Move aside Kim K. These Minneapolis youth are breaking the internet and dropping truth on the food justice movement.
Appetite for Change, a community-led organization that’s “using food as a tool to [build] health, wealth, and social change in North Minneapolis,” released this RADDDDD rap video featuring youth from its job-training program. The video has been viewed over 84,000 times and shared all over the interwebs, including VH1, Nick Cannon, and Chris Brown.
Watch the video and you can’t deny the power and artistry of these youth. Their ability to capture the struggles in our food system in each carefully crafted line, and to a catchy-ass beat to boot, is pure magic. And while I love the messages to eat healthy, grow food, and rethink your drink, my absolute favorite line, delivered at the 3:39 minute mark, had less to do with food and everything to do with my role in the movement:
The youth are the truth there’s no stopping us // The youth are the truth there’s no stopping us!
The lyric seems simple enough, but throughout my years of organizing around food justice it’s become starkly clear just how adultist the movement is. We live in a society that constantly undervalues and disempowers young people. Common phrases like, “youth are the future,” and “you’ll understand when you’re older” assume superiority of adults over youth. Our systems and language are designed to close youth off from places of power and silence the wisdom that they hold.
Think back to the last time you were engaged in something related to food justice [or really any justice movement]. Were youth represented in the room? Were they given the opportunity to share their experiences or wisdom? Did they hold leadership positions?
As I watched this video and saw these beautiful, black young people organize and mobilize for change I was reminded of how important it is for me, as an adult, to move back and open up the space for our young people to lead, teach, and share all that they know about food justice.
Lucky for us Seattle folks, we have a powerful community of young people all over the city making big change in our local food system. There is, of course, FEEST, who I’ll never stop gushing about and who recently aired its own rad video [produced by our girlcrush Devon de Lena] on its youth-led movement:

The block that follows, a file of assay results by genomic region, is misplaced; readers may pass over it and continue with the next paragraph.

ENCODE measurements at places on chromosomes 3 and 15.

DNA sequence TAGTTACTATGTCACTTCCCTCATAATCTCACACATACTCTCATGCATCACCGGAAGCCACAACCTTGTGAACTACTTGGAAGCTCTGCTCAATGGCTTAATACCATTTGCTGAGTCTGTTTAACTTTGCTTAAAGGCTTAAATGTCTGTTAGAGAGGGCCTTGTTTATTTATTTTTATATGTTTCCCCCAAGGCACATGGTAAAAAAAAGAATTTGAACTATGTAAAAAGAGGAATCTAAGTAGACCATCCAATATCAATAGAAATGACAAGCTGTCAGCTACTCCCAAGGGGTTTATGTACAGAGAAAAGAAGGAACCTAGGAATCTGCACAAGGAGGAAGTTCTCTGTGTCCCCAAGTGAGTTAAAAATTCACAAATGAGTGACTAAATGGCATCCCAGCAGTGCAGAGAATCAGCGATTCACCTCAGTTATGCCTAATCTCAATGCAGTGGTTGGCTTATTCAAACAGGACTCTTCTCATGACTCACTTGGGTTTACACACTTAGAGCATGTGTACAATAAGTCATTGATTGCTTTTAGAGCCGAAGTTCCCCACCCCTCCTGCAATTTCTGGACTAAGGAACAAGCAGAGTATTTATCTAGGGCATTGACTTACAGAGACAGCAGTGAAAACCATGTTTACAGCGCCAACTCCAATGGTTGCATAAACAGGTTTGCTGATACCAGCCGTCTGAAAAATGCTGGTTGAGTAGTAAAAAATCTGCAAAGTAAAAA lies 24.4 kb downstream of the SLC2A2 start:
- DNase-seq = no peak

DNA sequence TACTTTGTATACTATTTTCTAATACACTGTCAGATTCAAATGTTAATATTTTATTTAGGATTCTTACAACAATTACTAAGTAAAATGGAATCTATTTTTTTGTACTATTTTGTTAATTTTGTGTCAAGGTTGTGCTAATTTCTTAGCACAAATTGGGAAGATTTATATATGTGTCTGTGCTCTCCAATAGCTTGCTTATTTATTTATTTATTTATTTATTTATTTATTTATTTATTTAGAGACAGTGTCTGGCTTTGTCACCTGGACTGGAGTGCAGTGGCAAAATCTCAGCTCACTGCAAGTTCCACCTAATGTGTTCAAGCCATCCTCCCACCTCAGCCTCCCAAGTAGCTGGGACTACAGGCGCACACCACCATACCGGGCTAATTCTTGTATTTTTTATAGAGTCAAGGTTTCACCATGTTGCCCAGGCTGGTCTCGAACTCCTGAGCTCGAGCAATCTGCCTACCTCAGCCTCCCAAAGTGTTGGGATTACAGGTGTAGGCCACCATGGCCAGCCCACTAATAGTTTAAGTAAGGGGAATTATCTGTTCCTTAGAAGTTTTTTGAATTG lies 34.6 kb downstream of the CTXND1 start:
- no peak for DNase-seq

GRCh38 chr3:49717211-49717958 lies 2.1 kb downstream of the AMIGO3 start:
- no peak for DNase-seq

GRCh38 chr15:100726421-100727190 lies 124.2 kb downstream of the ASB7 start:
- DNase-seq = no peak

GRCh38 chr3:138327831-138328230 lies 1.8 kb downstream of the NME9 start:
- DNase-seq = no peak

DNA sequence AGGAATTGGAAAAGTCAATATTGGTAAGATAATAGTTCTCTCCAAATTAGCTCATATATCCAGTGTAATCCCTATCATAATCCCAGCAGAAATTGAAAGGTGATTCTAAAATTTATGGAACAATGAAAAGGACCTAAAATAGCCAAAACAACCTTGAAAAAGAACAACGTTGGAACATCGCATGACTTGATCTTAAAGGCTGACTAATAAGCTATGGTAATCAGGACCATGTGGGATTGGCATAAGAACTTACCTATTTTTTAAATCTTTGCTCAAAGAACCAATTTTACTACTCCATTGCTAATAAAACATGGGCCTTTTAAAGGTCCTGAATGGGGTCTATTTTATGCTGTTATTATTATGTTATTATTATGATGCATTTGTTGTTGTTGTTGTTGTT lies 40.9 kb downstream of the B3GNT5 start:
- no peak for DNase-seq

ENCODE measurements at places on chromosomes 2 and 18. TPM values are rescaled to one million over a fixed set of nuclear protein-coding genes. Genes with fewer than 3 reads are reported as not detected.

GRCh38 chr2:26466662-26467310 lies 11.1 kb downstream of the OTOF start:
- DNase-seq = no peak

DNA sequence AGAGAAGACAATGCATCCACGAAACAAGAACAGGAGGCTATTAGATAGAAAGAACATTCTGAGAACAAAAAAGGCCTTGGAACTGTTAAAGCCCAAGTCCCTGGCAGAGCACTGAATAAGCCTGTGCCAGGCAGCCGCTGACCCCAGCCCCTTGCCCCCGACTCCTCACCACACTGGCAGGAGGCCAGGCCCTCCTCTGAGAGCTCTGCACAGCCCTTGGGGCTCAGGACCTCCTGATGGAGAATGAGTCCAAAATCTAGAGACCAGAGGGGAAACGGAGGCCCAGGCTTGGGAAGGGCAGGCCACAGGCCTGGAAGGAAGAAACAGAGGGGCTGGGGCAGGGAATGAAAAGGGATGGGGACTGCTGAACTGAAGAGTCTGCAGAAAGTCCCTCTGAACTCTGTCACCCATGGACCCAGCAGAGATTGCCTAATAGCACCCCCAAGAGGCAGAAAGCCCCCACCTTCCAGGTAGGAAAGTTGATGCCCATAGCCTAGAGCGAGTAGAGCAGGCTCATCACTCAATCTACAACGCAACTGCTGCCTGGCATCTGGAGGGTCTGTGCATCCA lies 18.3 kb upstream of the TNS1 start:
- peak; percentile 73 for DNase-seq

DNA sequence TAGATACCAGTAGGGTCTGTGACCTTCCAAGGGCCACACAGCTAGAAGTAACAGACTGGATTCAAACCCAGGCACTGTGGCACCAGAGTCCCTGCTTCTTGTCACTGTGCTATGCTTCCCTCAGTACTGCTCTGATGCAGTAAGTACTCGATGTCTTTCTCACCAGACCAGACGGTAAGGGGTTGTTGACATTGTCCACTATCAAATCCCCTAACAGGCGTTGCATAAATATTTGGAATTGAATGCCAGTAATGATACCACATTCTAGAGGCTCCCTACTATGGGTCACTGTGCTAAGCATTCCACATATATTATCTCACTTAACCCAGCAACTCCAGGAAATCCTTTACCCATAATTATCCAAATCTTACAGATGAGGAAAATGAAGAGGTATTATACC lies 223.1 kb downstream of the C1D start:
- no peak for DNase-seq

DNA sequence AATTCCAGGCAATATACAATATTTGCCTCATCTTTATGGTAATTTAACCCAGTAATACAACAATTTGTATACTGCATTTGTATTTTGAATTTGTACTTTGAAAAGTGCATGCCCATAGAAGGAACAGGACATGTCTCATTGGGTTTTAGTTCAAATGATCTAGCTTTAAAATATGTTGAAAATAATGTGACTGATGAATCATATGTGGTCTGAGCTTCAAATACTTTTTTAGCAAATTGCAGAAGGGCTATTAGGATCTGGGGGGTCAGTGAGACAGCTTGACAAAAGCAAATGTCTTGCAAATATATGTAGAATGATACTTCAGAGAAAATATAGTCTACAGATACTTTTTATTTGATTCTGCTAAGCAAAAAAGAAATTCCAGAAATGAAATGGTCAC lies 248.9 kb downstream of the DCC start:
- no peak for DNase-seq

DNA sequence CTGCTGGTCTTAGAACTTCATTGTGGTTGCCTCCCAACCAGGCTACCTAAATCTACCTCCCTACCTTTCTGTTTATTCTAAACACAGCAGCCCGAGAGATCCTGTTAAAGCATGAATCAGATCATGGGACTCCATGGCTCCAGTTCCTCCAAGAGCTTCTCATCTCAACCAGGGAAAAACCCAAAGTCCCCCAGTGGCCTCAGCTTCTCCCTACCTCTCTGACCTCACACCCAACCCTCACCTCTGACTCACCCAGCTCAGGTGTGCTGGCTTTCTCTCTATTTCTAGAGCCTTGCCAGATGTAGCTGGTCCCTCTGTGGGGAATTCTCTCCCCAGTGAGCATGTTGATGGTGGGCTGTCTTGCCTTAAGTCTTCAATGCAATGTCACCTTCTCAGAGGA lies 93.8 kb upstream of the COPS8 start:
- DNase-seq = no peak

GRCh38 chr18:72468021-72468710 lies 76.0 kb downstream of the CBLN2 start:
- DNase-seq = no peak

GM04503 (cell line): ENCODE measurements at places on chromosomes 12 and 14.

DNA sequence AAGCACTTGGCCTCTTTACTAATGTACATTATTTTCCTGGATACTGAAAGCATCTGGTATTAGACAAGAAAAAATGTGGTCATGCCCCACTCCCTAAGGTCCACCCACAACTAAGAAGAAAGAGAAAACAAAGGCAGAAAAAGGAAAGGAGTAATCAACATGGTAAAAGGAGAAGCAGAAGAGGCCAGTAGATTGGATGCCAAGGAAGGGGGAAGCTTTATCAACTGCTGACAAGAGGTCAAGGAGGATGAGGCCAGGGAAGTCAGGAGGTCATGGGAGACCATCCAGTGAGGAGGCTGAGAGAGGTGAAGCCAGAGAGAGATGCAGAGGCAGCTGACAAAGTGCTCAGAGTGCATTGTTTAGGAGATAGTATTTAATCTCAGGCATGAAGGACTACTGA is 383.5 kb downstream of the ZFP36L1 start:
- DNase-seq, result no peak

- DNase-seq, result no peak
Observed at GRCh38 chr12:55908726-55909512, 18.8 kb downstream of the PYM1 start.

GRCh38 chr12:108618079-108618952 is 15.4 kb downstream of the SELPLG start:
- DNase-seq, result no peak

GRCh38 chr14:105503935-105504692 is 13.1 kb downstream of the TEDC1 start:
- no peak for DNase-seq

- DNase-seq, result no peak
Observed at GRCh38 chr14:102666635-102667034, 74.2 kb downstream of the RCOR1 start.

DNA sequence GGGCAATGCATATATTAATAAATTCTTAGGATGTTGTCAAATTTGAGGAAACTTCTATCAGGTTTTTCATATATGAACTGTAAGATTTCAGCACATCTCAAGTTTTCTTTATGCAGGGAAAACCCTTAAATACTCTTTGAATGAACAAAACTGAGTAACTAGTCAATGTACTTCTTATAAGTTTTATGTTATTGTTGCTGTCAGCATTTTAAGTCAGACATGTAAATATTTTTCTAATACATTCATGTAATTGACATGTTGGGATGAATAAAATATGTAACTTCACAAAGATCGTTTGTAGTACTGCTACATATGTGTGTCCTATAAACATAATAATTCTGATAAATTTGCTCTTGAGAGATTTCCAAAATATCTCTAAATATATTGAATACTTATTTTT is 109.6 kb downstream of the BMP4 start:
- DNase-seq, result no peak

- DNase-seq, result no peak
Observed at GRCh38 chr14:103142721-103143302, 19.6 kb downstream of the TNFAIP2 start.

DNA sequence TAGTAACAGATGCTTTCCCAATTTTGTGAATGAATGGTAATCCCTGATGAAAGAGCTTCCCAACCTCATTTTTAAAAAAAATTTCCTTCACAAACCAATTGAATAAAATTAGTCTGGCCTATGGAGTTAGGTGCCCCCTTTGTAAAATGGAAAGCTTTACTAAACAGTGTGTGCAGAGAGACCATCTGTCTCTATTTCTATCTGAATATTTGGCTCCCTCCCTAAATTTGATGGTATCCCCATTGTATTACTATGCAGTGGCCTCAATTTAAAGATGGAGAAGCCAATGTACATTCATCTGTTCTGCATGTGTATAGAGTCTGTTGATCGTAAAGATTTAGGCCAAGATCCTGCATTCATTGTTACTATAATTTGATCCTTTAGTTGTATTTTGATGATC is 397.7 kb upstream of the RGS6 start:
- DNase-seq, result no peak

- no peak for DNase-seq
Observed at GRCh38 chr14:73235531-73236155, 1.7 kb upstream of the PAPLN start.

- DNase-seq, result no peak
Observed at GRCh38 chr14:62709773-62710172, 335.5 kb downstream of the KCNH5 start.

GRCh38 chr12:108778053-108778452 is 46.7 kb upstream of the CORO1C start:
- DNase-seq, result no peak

Beyond what FEEST is doing over in White Center, we’ve got API Chaya’s FYRE-Filipino Youth Reunite to Elevate-who have built a community garden in response to a need for access to safe, healthy produce in the south end. You may have also seen the folks of Seattle Youth Garden Works at your local farmers market, slanging the fresh, organic produce they grow through the youth employment program at Seattle Tilth’s Rainier Beach Urban Farm and Wetland. And then there’s the WILD Youth program of InterIm CDA, which is very near and dear to my heart as a program I have the privilege of working close with. This Chinatown/International District based group of POC high school youth are paving the way in environmental justice and weaving in pieces about how food shapes their low-income, urban neighborhood.
Needless to say, the magic that the youth of Appetite for Change brought is not confined to the northern Minneapolis area. All around the world, youth are leading movements. And it is the responsibility of adults to move aside so that we can all fight the struggle together.
If you’re interested in learning more about how to deconstruct adultism and practice allyship with young people, check out Powerful Voices, a Central District based non-profit that focuses on empowering young female-identifying people to be change agents. They’ve got their annual Girl Justice 1.0 and 2.0 Training coming up January 26th, 2017, which is a great introduction to challenging adultism and other forms of oppression through a youth-worker lens.
Big ups to all the youth agencies and young people that continue to put in the hard work to change our system! Let us know what youth-led food justice agencies we missed in the comments below!